December 2017

Yesterday on the way to pick up my daughter from her dad’s, I looked to the sidewalk on their street and saw my son, carrying a backpack and a bag I didn’t recognize, followed by his dad. I stopped and rolled down the window, and learned that my son was on his way home to NYC, off to the bus stop with his dad. I instinctively raised my hand to my mouth and blew him a kiss, and he returned the gesture, neither of us self-conscious enough to withhold this from his dad, though inside one of our houses this could not have happened.

Earlier in the day, I had heard from a new friend that he was spending the day with his eleven year old daughter, making art and cooking.

After dropping off my daughter at her retreat, I had considered visiting my old guy and his son before they both departed for other worlds, longterm. I wanted to give them each a hug and wish them well. He wanted time with his son. I demurred, and rather than driving west from the retreat center, I drove east, back to my drum circle, where I expected to be welcomed, and was, though unexpectedly our teacher had brought his daughter, another eleven year old spending part of the vacation with her dad. She drummed with us, exchanged knowing glances and smiles and giggles with her dad, and took time away to read her book, a novel that seemed so sophisticated for an eleven year old, something George Orwell, that she must have been reading it for homework, or awfully precocious. At the end of the drum circle, her dad got up and gave her a big kiss on her head, which she wiped off while bowing her head and smiling.

I thought when I got home and again this morning about eleven, about dads, about my friends in the Sharing Circle who have been incarcerated and who hold such tender hearts for their loved ones, children, grandchildren, parents, siblings, friends, about the men I’ve met on OkCupid since I started back at that, and how many of the conversations I’ve had have been about fathering, and the pleasure and challenges that brings to fathers of divorce or who don’t live with the mothers of their children, whether the children live with them part time or are grown and on their own. A few weeks ago I read an article in the New York Times about soccer games for children and their fathers in prisons in Italy, arranged by those who know the importance of fathers to their children, and play, and connection. Revolutionary and essential.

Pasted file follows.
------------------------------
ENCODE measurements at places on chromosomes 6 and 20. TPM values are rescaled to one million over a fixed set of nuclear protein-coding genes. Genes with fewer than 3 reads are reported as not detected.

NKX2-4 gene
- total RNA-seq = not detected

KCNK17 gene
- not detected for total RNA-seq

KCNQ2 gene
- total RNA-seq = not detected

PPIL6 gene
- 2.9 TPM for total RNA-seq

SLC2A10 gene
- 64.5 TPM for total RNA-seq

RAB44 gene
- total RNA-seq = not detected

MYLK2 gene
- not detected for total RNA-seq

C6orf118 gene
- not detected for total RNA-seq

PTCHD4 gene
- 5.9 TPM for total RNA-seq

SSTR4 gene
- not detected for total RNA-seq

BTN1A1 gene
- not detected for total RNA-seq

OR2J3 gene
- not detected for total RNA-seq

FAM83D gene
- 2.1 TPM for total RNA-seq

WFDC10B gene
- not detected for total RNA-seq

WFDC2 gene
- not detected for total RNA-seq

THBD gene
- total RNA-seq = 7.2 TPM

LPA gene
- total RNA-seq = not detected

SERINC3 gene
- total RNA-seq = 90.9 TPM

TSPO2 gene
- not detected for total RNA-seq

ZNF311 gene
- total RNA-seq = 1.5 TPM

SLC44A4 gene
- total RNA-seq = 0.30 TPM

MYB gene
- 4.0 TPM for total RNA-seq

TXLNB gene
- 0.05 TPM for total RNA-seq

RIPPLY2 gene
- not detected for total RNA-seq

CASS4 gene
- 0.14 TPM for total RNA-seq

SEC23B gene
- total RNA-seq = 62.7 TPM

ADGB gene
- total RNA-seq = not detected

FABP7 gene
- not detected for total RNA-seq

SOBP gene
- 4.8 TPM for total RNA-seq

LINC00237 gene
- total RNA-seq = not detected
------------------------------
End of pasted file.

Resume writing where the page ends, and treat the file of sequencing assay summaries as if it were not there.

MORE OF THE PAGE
I think about all the dads I’ve known in my many years of teaching and caring for children and the depth of commitment so many of them have towards their children.

I’ve been reading A Gentleman in Moscow, slowly, intermittently. Today’s chapter just happened to include an incident when the main character finds himself in the role of father to a child who he’s been asked to care for by a young woman he’s known since she was a child. When the child in his care has a terrible fall, he feels the depth of connection of a true parent. I had been wanting to write this piece since last night. At the end of that chapter, I decided to start.

My own dad died when I was six, as I’ve written here many times. Lately I’ve found myself telling that story to strangers and trying to explain the experience and loss of my dad from my fifty one year old perspective. Recently, my sister sent me an e-mail from my mom’s brother in which he told her about watching my dad and his brothers playing basketball at their high school, about the grace of their running and dribbling. For some reason, that set my sister off. Neither of us knew my dad played basketball. My mom was nine years younger, so she probably never saw him play in high school, though her older brother did. My sister and I sure never did, though I loved watching basketball at my high school and had crushes on plenty of the players. There are so many things about my dad we’ll  never know. Hearing stories and studying other dads gives me clues.

This week, as often happens on holiday vacations, I had my kids for the first half and they’ve been with their dad the second half. I’d hoped to see my son for our traditional trip the the museum, for a meal or a walk before he headed back to New York. Last year his sister and brother and I drove him home on New Year’s Eve, spent the day walking and ended up at the MOMA, where I was able to buy him a membership for his birthday and get the rest of us in for five bucks each. Not this year, though the last thing he said to me was that I should come visit with his sister. I hope we will. The image of his dad smiling while walking him to the train and the three of us sharing that moment of happy/sad, our boy is here/our boy is gone, I’m home/I’m going back home transition reminded me of how this life I’m living works. My kids get a dad. I get time without them, which is sometimes a gift, though often sad.